Hey there, time traveller!
This article was published 8/3/2011 (1903 days ago), so information in it may no longer be current.
WINNIPEG has come a long way, baby.
Whether the deal to keep the Phoenix Coyotes in the Arizona desert fails and the Winnipeg Jets fly home this fall, there is no question that the Winnipeg of 2011 bears little resemblance to the Winnipeg of 1996. That's largely why we're in the relocation discussion in the first place.
First, there's the obvious. The prospective owners of an NHL team, the Chipman family and David Thomson, own and operate the MTS Centre. Among other things, that gives them revenue from concession sales, which the former owners of the Jets didn't have in the old Winnipeg Arena when Winnipeg Enterprises ran the show.
The National Hockey League has undergone some significant changes as well. When the Jets left town, there was no hard salary cap. Thanks to the lockout that cancelled the 2004-05 season, the salary cap now gives teams cost certainty that they didn't have previously.
But we're all better off now, too. Back in '96, according to the Manitoba Bureau of Statistics, the unemployment rate was 8.3 per cent, the median household income was $46,855 and the percentage of the population 15 years and older that had a certificate, diploma or degree from a high school, college or university was 60 per cent.
Today, those numbers are significantly better. Unemployment, even in the wake of the economic downturn, is 5.0 per cent, the median household income is $63,025 and the percentage of Manitobans with parchment on their walls is 77 per cent.
"People have better-paying jobs, their skill set is growing and they're more educated. I think we're well-positioned for the return of the NHL," said Jacqueline Storen, assistant chief statistician with MBS.
The Manitoba and Canadian economies are vastly different, too. The loonie, worth about 75 cents in 1996, is trading above parity today, closing at $1.0294 on Tuesday.
"When all of your player costs and a lot of your travel and other costs are in U.S. dollars, a dollar that's over par gives you a big improvement in your economics right off the top," said John McCallum, a finance professor at the I.H. Asper School of Business at the University of Manitoba.
But could the loonie plummet back to its former depths or even lower? Not likely, McCallum said. Not with the emergence of China as the second-biggest economy in the world -- and with the highest economic growth rate -- and its insatiable appetite for commodities, such as energy, food and minerals. Canada produces all three in abundance.
"These commodities are going to stay high in price for quite some time," he said.
As an added bonus, the federal government, directly or indirectly, gets huge revenues from the sale of those commodities in the form of royalties and corporate taxes, all of which fuels Ottawa's transfer payments to Manitoba, which help pay for roads, schools and hospitals.
Michael Benarroch, dean of the business and economics faculty at the University of Winnipeg, is just as bullish.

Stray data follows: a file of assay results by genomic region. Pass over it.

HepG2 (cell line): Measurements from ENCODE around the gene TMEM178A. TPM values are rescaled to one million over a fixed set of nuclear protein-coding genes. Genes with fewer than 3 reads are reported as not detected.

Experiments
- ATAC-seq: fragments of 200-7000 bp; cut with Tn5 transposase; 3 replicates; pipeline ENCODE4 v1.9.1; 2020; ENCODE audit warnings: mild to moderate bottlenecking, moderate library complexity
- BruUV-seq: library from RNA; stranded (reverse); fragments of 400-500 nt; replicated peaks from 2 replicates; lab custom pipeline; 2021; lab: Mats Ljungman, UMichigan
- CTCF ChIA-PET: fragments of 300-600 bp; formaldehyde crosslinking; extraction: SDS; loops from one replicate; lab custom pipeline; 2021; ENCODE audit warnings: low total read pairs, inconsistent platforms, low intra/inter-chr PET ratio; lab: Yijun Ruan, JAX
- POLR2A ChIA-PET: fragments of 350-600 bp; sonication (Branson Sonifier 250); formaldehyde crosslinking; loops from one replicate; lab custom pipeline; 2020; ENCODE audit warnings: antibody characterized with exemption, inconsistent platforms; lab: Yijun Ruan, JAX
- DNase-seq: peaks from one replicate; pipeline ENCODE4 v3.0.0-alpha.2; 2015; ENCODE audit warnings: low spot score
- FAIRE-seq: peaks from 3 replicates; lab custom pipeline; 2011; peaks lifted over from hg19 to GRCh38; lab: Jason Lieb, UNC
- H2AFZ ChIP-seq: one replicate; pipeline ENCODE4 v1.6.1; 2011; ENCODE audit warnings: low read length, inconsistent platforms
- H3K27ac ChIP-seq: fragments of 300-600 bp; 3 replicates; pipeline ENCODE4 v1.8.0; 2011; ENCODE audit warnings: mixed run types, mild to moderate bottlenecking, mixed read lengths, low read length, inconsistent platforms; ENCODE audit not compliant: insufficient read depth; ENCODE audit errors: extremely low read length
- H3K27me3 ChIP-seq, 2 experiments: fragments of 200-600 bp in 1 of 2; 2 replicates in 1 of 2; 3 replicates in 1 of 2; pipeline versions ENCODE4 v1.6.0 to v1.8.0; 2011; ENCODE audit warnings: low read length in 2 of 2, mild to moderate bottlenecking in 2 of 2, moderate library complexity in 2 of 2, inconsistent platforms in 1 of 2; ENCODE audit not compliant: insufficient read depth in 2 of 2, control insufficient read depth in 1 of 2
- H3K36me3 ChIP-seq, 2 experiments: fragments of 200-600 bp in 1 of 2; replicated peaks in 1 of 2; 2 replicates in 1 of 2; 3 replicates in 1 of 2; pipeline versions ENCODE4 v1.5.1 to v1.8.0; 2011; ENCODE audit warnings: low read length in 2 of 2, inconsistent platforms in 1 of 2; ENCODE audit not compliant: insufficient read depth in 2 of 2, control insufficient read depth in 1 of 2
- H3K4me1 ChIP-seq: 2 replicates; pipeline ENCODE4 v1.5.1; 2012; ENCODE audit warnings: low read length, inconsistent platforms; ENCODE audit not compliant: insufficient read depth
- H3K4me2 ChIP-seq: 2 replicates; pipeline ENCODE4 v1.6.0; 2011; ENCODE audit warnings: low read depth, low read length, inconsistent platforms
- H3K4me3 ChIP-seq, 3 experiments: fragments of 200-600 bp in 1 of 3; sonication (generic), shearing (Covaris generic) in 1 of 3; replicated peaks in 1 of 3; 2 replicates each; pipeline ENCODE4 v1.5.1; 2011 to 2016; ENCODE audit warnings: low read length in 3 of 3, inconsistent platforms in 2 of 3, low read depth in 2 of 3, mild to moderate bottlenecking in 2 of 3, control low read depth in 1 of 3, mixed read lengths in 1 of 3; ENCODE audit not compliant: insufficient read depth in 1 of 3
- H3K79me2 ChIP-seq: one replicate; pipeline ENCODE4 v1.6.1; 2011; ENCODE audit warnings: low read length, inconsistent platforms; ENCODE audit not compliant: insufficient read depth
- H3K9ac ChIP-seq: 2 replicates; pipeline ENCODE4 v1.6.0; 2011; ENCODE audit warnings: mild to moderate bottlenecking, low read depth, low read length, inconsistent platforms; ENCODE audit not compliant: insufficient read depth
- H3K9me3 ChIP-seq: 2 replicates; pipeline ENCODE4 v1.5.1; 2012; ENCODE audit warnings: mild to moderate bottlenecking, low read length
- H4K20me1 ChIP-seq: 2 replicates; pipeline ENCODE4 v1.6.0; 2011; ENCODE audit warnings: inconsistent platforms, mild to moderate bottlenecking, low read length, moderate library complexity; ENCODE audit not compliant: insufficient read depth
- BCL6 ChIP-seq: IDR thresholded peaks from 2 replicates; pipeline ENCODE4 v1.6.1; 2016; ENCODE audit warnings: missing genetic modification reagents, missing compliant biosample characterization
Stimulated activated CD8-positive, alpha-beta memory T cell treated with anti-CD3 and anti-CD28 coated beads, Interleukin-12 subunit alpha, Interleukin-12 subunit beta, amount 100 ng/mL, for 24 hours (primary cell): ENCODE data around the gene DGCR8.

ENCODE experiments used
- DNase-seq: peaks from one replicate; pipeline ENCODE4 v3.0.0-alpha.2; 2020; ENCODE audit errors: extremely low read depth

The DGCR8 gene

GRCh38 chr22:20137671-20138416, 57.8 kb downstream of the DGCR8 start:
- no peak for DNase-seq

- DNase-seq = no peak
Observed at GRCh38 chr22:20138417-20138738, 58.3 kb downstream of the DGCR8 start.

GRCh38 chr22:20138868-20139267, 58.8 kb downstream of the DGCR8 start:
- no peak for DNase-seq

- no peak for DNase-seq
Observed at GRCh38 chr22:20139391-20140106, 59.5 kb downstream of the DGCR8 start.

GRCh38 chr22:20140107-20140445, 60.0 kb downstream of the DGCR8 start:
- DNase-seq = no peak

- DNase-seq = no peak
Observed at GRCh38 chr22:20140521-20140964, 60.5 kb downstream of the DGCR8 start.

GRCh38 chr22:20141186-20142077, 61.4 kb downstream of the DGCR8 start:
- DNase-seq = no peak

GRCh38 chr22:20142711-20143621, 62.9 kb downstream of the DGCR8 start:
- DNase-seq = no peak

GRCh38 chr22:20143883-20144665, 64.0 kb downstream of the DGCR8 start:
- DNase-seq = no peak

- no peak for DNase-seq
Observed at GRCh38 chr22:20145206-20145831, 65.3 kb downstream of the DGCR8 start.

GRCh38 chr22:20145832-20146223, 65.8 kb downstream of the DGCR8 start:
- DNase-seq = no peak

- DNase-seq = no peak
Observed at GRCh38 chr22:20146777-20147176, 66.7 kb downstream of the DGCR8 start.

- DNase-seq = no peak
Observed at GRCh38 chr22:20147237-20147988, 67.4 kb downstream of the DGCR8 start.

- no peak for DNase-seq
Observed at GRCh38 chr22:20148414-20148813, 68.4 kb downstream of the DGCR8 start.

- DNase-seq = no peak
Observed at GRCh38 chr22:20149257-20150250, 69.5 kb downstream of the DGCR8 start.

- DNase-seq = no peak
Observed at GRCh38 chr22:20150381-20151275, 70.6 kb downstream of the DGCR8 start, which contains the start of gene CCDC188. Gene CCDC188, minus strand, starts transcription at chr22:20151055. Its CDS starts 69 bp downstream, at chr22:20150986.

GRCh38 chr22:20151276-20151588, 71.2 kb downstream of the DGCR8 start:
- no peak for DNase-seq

"We're a resource-rich economy. Our goods are in high demand. It's very unlikely our dollar will drop to (1996 levels). Something would have to fundamentally change in the structure of the world economy and the Canadian economy relative to the U.S. economy," he said.
There's also a lot more of us here today than there were 15 years ago. Benarroch said Manitoba's population has been growing strongly for the last seven or eight years.
And, believe it or not, McCallum said a couple of landmark policies by the federal government have helped Manitoba's economy and its ability to support an NHL team. First, the Free Trade Agreement with the U.S. has let a growing number of Manitoba companies significantly build their businesses south of the border.
Second, the 1995 elimination of the Crow Rate, a rail transportation subsidy benefitting farmers on the Prairies and manufacturers in central Canada, created the incentive for Manitoba farmers to process their grain here and turn it into a value-added enterprise. As a result, the province has developed a booming hog business.
Large, rich population
Manitoba is a $50-billion economy with about 1.1 million people. Next door is Saskatchewan, a $40-billion economy with about 750,000 people and northwest Ontario brings a few billion and a couple of hundred thousand people more. That makes for a regional gross domestic product nearing $100 billion and more than 2 million people.
"That's a very sizable number. If folks like the product, it's a GDP that can easily support major league hockey," said University of Manitoba finance professor John McCallum.
To put Manitoba's GDP in perspective, it's almost exactly the same size as the Dominican Republic's, which has 10 million people.
"The fact we do more with 1 million people than it does with 10 million means there's a heck of a lot of per capita income to buy tickets with," he said.